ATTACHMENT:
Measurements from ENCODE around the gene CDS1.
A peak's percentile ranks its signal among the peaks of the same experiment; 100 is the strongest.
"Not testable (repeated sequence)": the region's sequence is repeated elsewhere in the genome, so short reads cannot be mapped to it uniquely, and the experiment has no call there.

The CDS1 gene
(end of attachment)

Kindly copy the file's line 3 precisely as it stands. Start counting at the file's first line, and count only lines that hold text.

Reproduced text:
"Not testable (repeated sequence)": the region's sequence is repeated elsewhere in the genome, so short reads cannot be mapped to it uniquely, and the experiment has no call there.